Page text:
Dyer pled no contest to a charge of enticement by electronic communication device pursuant to a plea agreement in which the State agreed not to pursue any additional charges arising out of the underlying investigation. The factual basis for the plea was, generally, that on November 17 and 18, 2015, Dyer, who was 30 years old at the time, communicated online and through text messages with an investigator Dyer believed to be a 13-year-old girl. The communications included discussion of sexual activity, and Dyer sent a picture of his genitalia to the investigator. Dyer arranged a meeting at a specific location, [298 Neb. 84] and he was arrested when he arrived at the arranged meeting place. The court accepted the plea.

         Thereafter, the district court sentenced Dyer to 2 years' imprisonment and 12 months' postrelease supervision. In its sentencing order, the court stated that it found, "pursuant to NEB. REV. STAT § 29-2260 [(Supp. 2015)], " that

substantial and compelling reasons, as checked on the attached sheet, exist why the defendant cannot effectively and safely be supervised in the community on probation and that imprisonment of the defendant is necessary for the protection of the public because the risk is substantial that, during any period of probation, the defendant would engage in additional criminal conduct and because a lesser sentence would depreciate the seriousness of the defendant's crime and promote disrespect for the law.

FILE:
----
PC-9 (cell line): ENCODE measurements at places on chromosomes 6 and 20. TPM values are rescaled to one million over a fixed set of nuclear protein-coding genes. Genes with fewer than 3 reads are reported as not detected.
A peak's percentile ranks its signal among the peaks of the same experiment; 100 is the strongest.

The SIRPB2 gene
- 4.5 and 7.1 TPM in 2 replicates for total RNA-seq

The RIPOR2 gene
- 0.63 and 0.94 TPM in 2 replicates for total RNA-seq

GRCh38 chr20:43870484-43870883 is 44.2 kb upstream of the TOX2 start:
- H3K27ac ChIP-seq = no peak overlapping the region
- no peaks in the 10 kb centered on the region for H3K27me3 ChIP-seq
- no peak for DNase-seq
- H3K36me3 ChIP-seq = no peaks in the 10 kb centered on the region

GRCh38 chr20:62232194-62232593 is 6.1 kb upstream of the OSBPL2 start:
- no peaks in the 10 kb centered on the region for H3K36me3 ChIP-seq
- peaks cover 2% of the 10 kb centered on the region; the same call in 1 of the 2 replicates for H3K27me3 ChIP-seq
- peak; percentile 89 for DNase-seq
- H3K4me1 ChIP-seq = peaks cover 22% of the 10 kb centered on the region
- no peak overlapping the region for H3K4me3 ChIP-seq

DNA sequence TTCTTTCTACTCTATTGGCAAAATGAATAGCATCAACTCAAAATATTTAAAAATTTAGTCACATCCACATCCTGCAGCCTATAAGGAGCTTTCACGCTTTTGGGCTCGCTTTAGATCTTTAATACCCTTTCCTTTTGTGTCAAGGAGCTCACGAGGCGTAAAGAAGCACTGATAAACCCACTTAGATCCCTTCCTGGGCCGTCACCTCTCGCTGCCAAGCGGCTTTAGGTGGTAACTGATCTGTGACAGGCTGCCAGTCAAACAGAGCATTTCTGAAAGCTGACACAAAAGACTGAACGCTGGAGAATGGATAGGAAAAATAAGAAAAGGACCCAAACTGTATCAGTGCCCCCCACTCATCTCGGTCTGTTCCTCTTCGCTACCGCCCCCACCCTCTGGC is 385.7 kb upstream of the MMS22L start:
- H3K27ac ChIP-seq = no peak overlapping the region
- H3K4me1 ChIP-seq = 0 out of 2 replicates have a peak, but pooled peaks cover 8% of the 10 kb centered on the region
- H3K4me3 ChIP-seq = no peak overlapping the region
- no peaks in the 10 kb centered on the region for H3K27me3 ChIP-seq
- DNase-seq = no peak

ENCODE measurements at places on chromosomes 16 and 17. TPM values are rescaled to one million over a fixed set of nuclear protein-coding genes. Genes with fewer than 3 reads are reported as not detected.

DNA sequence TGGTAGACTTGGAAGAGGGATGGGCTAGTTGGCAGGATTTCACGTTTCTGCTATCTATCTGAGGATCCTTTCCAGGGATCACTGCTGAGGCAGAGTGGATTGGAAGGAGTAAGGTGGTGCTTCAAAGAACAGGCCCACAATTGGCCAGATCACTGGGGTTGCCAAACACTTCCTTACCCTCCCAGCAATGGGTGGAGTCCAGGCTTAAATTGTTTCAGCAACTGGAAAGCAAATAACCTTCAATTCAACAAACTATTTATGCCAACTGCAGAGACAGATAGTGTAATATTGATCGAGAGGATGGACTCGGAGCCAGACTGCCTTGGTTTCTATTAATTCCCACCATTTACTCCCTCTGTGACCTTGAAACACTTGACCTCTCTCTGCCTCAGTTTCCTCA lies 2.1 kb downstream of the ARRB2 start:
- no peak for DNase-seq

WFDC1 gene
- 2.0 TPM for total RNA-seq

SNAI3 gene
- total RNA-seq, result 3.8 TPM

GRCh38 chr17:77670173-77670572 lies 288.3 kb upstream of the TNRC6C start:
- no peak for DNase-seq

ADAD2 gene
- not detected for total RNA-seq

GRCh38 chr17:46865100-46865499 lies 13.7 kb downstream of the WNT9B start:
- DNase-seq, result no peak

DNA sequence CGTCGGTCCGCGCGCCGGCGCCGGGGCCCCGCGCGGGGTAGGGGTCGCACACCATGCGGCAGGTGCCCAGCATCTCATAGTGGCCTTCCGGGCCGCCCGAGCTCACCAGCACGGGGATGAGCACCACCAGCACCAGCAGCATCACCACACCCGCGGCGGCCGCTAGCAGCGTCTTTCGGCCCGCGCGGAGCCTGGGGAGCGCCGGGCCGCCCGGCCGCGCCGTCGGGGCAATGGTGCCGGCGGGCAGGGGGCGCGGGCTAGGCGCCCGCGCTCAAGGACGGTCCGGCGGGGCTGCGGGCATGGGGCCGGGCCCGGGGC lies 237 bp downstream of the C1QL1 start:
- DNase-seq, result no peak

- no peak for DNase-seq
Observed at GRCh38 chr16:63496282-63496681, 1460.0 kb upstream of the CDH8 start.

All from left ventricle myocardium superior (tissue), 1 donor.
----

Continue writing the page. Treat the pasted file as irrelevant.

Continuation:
The sheet that was attached to, and referenced in, the order stated: "Pursuant to Neb. Rev. Stat. § 29-2260, the court finds the following substantial and compelling reasons (those checked) why the defendant cannot effectively and safely be supervised in the community on probation[.]" Thereunder were listed 21 generically phrased reasons; the court had placed an "X" next to the following 5 of the 21 reasons: (1) "A lesser sentence would depreciate the seriousness of the crime"; (2) "[a] lesser sentence would promote disrespect for the law"; (3) "[i]ncarceration is necessary to protect the safety and security of the public, including the victim(s) in this case"; (4) "[t]he crime caused or threatened serious injury or harm"; and (5) "[t]he circumstances indicate that the defendant understood the consequences of his or her actions and the potential harm to others."

         At the sentencing hearing, which was held the same day the sentencing order was entered, the court stated that in determining the appropriate sentence, it had considered the comments of Dyer and his attorney and the information on Dyer's behalf that was included in the presentence report. The [298 Neb. 85] court stated that it could not ignore "the serious nature of this offense and all of the surrounding facts and circumstances, " and it recounted various factors it considered. These included the benefits to Dyer of the plea agreement, the results of testing and evaluation of Dyer, and specific facts and circumstances surrounding the offense Dyer committed. The court then stated that it found substantial and compelling reasons why Dyer could not be effectively and safely supervised in the community ...